2014 Jeep Wrangler Unlimited Altitude Review By Steve Purdy
By Steve Purdy
Of all the cars I’ve driven recently this one is the most
about “driving,” providing a much more tactile and directly
personal experience behind the wheel. It’s the very antithesis of
sophistication and it’s the embodiment of purposeful design.
The Jeep Wrangler, including this four-door Unlimited Altitude,
eschews modernity in so many ways it becomes rather like driving a car from
the past. Open the undamped door and climb high over the sill into the seat
and we’re in a cabin where vertical surfaces and functionality trump
aesthetics and convenience. A truck-like shifter sticks out of the floor.
Nearby the transfer case lever waits to be jammed into or out of position.
Simple controls and a small navigation screen don’t confuse us.
Head out the driveway and we’re taken back in time as well.
Steering is vague and takes some effort. When we shift from gear to gear
with the long shifter we can feel the mechanical linkage in each of the six
forward gears and even feel the gears engage and disengage. The sound and
feel remind us we’re in a serious mechanical piece of sporting
equipment. The ride is stiff and the cabin is noisy. Just the way it should
Compare that to just about any other vehicle today, even one with
off-road cred, and you’re in two different worlds. We love the
2007 Jeep Wrangler Sahara Unlimited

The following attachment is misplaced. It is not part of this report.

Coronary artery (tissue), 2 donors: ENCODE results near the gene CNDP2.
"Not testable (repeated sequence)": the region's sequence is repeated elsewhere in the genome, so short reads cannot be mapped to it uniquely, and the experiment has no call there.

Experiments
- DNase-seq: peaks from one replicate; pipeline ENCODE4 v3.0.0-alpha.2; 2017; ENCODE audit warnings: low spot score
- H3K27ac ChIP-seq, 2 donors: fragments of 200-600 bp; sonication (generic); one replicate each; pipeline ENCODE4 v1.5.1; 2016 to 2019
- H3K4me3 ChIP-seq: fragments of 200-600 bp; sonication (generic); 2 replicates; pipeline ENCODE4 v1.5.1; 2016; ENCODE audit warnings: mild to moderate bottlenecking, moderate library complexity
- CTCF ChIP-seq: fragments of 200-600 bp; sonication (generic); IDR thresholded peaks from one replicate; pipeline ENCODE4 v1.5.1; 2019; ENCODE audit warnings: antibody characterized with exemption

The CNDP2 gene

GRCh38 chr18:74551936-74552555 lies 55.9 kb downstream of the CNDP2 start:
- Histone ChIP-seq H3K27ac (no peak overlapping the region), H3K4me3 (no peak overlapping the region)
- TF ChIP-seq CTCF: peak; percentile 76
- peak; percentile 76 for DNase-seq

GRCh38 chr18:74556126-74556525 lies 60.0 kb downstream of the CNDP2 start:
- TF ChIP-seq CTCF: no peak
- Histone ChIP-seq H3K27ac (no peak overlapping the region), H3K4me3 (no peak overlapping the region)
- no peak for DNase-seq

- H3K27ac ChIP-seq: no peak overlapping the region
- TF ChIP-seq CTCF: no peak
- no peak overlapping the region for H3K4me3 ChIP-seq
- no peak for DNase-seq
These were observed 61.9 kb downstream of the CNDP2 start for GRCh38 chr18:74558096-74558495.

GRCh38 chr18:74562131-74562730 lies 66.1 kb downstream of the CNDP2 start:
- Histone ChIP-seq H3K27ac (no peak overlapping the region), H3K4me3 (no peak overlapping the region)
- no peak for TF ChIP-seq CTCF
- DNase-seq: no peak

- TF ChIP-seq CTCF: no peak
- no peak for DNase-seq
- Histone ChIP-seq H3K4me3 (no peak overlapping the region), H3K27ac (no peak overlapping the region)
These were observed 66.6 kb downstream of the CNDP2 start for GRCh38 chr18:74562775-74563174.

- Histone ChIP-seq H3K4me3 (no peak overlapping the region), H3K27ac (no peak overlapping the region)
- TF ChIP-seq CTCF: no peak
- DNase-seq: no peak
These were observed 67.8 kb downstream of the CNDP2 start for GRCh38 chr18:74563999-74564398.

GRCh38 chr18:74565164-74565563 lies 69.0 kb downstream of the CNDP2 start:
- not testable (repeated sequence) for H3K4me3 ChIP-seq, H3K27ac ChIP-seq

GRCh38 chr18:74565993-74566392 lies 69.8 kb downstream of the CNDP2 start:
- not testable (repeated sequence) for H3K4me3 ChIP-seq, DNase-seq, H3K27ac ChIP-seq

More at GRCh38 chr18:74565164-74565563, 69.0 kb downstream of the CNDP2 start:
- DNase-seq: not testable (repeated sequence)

Although we didn't have an opportunity this time around to
explore the Jeep's off-road capabilities we have done so before. (See our
2006 story A
Mojave 4x4 Mystical Tour In A 2007 Jeep Wrangler Sahara Unlimited
challenged the Rocky Gap Road behind Red Rock Park near Las Vegas. We also
regularly put it through its rough and tumble paces at the Chrysler Proving
Grounds in Chelsea, MI during the annual all-product day and at the Midwest
Auto Media Association Spring Rally where a couple of off-road courses are
part of the routine at Road America. I’ll just say again that the
only vehicle with more off-road capability is the long-out-of-production
The 4-door, 5-passenger Wrangler Unlimited comes with either a soft
or hard top, both removable, neither easily removable. The former (I know
from experience) is complex, convoluted and frustrating; the latter (I
understand from reading other reviews) is heavy and a two-person job. Our
test car has the hard top, but not having any help I decided not to
experiment with it.
The designers and engineers have managed to update the Wrangler over
the years without loosing its minimalist character. Now we get power
windows, locks and mirrors, AC, keyless entry, steering wheel audio
controls, and lots of other stuff that would have been unthinkable a few
years ago. Our test car is the Sahara 4X4 “Altitude Edition,” a
cosmetic package available across the Jeep lineup.
Powering the Wrangler is Chrysler’s Pentastar 3.6-liter V6
that is good for 285 horsepower and 260 pound-feet of torque. The
four-wheel drive components along with the high/low range transfer case and